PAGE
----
The versatile little symbol in the lower right corner of your keyboard goes by many names: forward slash, division slash, solidus or stroke, depending on how you use it. When it moonlights as a line-break in a poem or song in quotation, it’s called a virgule — after the Latin word for twig, virgula, sometimes Anglicized in British usage as a “virgil.” If you were to quote the end of the poem “Index of Themes” from Ben Lerner’s “The Lights” in a book review, for example, you would add a virgule to mark the enjambment: “prose/poems.”
“Prose/poems” could serve as a subtitle for “The Lights,” and for all of Lerner’s writing across genres: poetry, novels, essays and art books. The / is a figure for possibility itself; it can also stand in for the grammatical conjunction “or.” (The title of Soren Kierkegaard’s “Either/Or” may be parsed as “either or or” if you’re a typesetter or a metaphysician.) The intersection of enjambment and existential alternatives isn’t lost on Lerner; in an earlier book called “The Hatred of Poetry,” he floats an otherworldly slant rhyme for “virgule”:
… “virga,” my favorite kind of weather: streaks of water or ice particles trailing from a cloud that evaporate before they reach the ground. It’s a rainfall that never quite closes the gap between heaven and earth.
Like vanishing rainfall, the slanting line in “prose/poems” discloses — but “never quite closes” — the passage between earth and heaven, the real and the imaginary, and/or life and art.
Readers of Lerner’s recent novels may view “The Lights” as a return to poetry. Lerner might observe that he never left. “The Lights” feels like a continuation of this writer’s “dream of prose in poetry, a long dream of waking.” The speaker of Lerner’s poems often sounds like a successful author living in New York today: He complains of poor reception in the medieval wing at the Met, worries that his therapist will take note of an unwanted erection and, on a writer’s retreat in Marfa, quips: “what I need/is a residency within the residency, then/I could return refreshed to this one.” Bemused, affable and almost ecstatically self-conscious, this literary persona is given to phrases like “among the most beautiful phrases/in” or “there is nothing more beautiful than” even as he marvels: “How pretentious/to be alive now.”
But the speaker of “The Lights” turns out to be many speakers, one of whom can’t help shaking his head at the literary pretensions of an earlier self:
I am trying to remember what it felt like to believe
disjunction, non sequitur, injection
between sentences might constitute
meaningful struggle against the empire
typing away in my dorm.
The speaker of another poem, “The Camperdown Elm,” never left that dorm room’s story line; this alternate identity continues to make an art of discontinuity in the present:
Our children do not mean
Their numbers are up, the fireflies
To kill them when they cup
Around the soft bodies, light
Music softens features
The way a mild solvent
Softens the acrylic, yellowing in time.
The multiple literary personalities of “The Lights” carry on an internal debate tournament about what poems ought to do or be. “Part of me wants to say there is a mock-oratorical mode capable of vitalizing critical agency,” Lerner writes, “and part of me/wants to praise the maple’s winged samaras.” Toward the book’s conclusion, he dreams up yet another kind of poem — and struggle against empire — to come:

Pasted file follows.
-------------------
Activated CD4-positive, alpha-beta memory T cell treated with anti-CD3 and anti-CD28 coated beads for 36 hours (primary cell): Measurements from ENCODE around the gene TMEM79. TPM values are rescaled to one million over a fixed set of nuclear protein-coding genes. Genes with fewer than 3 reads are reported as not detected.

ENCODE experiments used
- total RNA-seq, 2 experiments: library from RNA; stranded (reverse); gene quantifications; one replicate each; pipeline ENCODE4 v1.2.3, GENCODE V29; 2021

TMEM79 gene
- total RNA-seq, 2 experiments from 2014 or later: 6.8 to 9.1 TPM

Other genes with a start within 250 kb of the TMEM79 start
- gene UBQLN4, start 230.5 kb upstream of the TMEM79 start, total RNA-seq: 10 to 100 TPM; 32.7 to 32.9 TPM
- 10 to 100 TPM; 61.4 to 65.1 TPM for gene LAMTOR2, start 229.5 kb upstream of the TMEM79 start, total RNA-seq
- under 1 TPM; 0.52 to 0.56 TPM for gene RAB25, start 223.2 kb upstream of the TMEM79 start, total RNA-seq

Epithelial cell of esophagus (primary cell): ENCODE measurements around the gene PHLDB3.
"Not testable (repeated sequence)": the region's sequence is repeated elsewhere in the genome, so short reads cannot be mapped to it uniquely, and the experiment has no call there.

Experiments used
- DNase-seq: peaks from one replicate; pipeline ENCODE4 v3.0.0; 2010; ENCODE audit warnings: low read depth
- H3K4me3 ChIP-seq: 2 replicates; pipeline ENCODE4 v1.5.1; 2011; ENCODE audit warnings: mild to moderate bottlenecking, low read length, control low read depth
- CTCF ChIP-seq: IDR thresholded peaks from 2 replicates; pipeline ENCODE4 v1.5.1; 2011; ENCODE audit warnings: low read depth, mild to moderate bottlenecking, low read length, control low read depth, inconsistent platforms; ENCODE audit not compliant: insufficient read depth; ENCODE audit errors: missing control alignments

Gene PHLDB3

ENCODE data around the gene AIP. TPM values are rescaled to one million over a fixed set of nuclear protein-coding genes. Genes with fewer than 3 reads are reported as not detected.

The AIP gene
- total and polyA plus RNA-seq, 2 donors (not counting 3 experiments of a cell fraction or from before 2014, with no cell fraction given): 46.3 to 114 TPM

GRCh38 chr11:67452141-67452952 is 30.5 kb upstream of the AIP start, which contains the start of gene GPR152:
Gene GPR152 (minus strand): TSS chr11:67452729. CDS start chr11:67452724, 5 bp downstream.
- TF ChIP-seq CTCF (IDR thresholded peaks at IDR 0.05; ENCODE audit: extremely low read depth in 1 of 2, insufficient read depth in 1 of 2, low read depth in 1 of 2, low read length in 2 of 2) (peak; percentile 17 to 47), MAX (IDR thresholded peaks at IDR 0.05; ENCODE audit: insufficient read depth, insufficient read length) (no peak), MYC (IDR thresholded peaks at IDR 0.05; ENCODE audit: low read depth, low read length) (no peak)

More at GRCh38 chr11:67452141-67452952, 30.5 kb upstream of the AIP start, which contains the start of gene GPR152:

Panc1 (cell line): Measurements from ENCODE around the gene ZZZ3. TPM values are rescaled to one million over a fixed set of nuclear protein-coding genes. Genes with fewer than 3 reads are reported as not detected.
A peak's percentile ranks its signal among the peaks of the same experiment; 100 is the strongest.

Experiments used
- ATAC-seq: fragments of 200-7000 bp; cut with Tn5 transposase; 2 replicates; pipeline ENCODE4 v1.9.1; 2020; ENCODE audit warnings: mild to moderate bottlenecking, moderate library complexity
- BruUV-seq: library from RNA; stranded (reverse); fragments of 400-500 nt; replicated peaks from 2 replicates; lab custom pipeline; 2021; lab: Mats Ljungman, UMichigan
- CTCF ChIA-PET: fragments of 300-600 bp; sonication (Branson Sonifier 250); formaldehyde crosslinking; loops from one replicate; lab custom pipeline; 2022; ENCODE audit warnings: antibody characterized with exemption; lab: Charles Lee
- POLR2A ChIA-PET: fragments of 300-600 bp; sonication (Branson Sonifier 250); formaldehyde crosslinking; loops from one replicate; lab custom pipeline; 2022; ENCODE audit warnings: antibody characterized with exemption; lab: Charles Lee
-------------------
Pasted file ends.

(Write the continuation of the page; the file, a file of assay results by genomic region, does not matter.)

All I need my song to one day say is you are my princess and my father and you’re breathing glass, soft glass that links you, that rain outside of time is mist, is glass, and I want you to fan out and take the bridges.
Walt Whitman once claimed to “contain multitudes.” Lerner’s lucid dreamer wants a song that will mobilize those multitudes. Whitman makes multiple appearances throughout “The Lights”; in homage to the poet of internal contradictions, Lerner reads “Crossing Brooklyn Ferry” as an artwork that never quite closes the gap between heaven and earth: “It’s among the greatest poems and fails/because it wants to become real and can/only become prose.” If only for a moment, Whitman’s poem, like poetry writ large, “wants to become real and can,” when you read between Lerner’s lines.
“Character” is another word for typographical symbols like / or i. Symbol and character, verse and conversation, song and story coexist in the prose/poems of “The Lights.” Lerner populates his poetry with fictions like Emma, Rose, Marcela, Lucía, Ari, Bob Lolly and Ben. Some of his speakers have no names — and others, many. They tell stories, console one another and depart like visitors in a dream. A politician advises scientists to “hit the body/with a tremendous, whether it’s ultraviolet/or just very powerful light”; “when you look into the box,” a recovering meth addict explains of quantum physics, “the cat is supposed to be alive or dead, not alive and dead”; a child insists the book tucked under her pillow at bedtime will “help me dream.”
It takes a poet to invent characters who argue that “the voice must be sung into existence.” It takes a novelist to honor so many perspectives, histories and intimacies in one book. “Which of us, in his moments of ambition, has not dreamed of the miracle of a poetic prose?” Charles Baudelaire asked over a century ago. The poet/novelist of “The Lights” enlarges Baudelaire’s experiments in prose poetry into a multistory dream house for contemporary American readers.
An oblique stroke divides life into “either/or,” but it can also conjoin things as an inclusive “and”: poet/novelist, symbol/character. “The Lights” reminds us that we are one and many: princess and father, “everyone in the dream” and “glass, soft glass bending in long meadows.”
Princess/father/everyone/glass. You could go on like this forever.
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